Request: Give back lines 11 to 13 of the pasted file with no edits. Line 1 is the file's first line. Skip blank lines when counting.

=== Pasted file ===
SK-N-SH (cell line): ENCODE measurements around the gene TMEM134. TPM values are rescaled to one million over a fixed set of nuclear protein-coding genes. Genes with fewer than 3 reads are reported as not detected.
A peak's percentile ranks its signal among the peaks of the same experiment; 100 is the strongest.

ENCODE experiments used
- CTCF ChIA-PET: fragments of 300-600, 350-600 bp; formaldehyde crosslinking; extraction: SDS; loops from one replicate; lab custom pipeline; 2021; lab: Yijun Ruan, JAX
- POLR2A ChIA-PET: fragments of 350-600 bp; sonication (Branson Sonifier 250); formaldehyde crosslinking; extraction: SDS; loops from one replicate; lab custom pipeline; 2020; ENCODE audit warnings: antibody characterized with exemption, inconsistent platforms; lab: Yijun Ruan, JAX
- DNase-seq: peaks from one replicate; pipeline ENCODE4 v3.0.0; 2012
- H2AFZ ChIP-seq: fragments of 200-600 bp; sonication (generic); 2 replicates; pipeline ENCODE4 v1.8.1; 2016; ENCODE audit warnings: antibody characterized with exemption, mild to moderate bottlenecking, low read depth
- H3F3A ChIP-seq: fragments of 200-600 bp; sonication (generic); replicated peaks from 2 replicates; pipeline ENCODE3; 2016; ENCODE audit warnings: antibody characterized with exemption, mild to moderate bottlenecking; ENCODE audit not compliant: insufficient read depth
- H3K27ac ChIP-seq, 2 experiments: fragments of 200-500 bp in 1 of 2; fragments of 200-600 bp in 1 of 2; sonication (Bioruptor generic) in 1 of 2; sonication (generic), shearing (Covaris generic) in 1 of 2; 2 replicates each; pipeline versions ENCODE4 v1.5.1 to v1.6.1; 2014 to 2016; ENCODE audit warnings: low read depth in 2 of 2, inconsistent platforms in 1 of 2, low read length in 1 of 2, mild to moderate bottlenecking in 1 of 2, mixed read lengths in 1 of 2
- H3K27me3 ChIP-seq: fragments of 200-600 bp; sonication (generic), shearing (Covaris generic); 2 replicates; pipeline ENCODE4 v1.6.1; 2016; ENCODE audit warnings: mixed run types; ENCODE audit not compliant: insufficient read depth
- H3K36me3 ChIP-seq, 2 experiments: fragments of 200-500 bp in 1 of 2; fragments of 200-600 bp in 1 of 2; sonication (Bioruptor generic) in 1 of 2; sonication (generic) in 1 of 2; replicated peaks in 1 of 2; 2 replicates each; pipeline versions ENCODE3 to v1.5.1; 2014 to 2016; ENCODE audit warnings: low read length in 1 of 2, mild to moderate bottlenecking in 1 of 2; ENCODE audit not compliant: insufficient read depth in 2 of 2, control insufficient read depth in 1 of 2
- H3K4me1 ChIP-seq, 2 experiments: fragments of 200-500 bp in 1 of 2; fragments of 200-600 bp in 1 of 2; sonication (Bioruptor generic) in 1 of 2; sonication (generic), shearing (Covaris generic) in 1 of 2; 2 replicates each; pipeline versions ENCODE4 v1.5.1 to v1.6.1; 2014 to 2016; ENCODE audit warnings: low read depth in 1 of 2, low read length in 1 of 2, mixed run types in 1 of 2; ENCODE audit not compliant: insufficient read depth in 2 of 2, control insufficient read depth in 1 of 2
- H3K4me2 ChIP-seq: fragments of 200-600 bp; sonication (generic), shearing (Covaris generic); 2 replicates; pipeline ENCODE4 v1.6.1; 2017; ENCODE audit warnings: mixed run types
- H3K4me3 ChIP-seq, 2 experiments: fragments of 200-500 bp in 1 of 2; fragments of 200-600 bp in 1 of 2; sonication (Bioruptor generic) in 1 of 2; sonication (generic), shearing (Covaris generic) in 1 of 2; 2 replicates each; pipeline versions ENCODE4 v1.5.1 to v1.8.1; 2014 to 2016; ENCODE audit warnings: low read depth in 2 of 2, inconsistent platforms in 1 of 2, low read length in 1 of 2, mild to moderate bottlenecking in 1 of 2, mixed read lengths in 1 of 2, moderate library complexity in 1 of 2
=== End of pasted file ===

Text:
- H3K36me3 ChIP-seq, 2 experiments: fragments of 200-500 bp in 1 of 2; fragments of 200-600 bp in 1 of 2; sonication (Bioruptor generic) in 1 of 2; sonication (generic) in 1 of 2; replicated peaks in 1 of 2; 2 replicates each; pipeline versions ENCODE3 to v1.5.1; 2014 to 2016; ENCODE audit warnings: low read length in 1 of 2, mild to moderate bottlenecking in 1 of 2; ENCODE audit not compliant: insufficient read depth in 2 of 2, control insufficient read depth in 1 of 2
- H3K4me1 ChIP-seq, 2 experiments: fragments of 200-500 bp in 1 of 2; fragments of 200-600 bp in 1 of 2; sonication (Bioruptor generic) in 1 of 2; sonication (generic), shearing (Covaris generic) in 1 of 2; 2 replicates each; pipeline versions ENCODE4 v1.5.1 to v1.6.1; 2014 to 2016; ENCODE audit warnings: low read depth in 1 of 2, low read length in 1 of 2, mixed run types in 1 of 2; ENCODE audit not compliant: insufficient read depth in 2 of 2, control insufficient read depth in 1 of 2
- H3K4me2 ChIP-seq: fragments of 200-600 bp; sonication (generic), shearing (Covaris generic); 2 replicates; pipeline ENCODE4 v1.6.1; 2017; ENCODE audit warnings: mixed run types